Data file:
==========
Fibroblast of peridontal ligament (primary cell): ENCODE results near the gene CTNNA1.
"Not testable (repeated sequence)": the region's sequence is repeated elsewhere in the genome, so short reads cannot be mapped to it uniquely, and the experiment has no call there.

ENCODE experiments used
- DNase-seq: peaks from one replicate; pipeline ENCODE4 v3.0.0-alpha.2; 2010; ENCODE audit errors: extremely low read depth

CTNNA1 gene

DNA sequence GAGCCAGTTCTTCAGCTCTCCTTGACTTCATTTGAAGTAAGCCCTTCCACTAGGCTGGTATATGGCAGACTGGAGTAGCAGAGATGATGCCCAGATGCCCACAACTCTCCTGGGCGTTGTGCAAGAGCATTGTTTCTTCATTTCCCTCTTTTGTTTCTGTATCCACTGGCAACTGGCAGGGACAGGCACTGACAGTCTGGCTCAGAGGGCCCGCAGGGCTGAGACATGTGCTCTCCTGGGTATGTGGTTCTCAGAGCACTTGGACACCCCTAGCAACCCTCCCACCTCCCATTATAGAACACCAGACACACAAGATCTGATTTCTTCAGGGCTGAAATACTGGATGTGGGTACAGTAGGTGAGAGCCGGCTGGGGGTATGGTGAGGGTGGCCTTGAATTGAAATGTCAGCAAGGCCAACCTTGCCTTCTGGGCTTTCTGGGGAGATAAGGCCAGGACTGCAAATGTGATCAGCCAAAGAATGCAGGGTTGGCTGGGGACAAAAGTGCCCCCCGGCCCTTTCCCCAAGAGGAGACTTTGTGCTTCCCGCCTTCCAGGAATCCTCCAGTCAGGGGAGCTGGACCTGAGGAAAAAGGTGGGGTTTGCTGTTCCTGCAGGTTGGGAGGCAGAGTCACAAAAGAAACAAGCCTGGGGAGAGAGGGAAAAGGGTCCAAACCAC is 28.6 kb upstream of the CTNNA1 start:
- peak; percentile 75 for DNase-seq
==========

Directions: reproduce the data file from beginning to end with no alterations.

Fibroblast of peridontal ligament (primary cell): ENCODE results near the gene CTNNA1.
"Not testable (repeated sequence)": the region's sequence is repeated elsewhere in the genome, so short reads cannot be mapped to it uniquely, and the experiment has no call there.

ENCODE experiments used
- DNase-seq: peaks from one replicate; pipeline ENCODE4 v3.0.0-alpha.2; 2010; ENCODE audit errors: extremely low read depth

CTNNA1 gene

DNA sequence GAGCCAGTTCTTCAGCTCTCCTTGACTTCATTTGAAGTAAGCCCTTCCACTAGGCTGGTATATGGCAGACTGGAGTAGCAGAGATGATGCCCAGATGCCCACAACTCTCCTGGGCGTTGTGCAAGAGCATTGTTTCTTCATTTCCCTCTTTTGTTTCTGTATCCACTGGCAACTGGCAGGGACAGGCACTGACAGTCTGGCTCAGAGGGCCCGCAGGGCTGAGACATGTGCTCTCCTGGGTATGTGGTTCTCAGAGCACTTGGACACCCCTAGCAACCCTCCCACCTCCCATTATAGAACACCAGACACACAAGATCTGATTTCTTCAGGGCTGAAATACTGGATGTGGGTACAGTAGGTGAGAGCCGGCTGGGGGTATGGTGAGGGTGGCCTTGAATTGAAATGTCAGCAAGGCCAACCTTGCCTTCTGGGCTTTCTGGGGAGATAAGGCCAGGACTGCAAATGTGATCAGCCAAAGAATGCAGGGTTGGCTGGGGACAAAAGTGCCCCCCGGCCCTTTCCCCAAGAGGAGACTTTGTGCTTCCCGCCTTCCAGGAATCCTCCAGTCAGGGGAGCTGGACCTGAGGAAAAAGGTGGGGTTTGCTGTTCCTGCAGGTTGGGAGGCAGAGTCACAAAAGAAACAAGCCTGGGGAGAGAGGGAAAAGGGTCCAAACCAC is 28.6 kb upstream of the CTNNA1 start:
- peak; percentile 75 for DNase-seq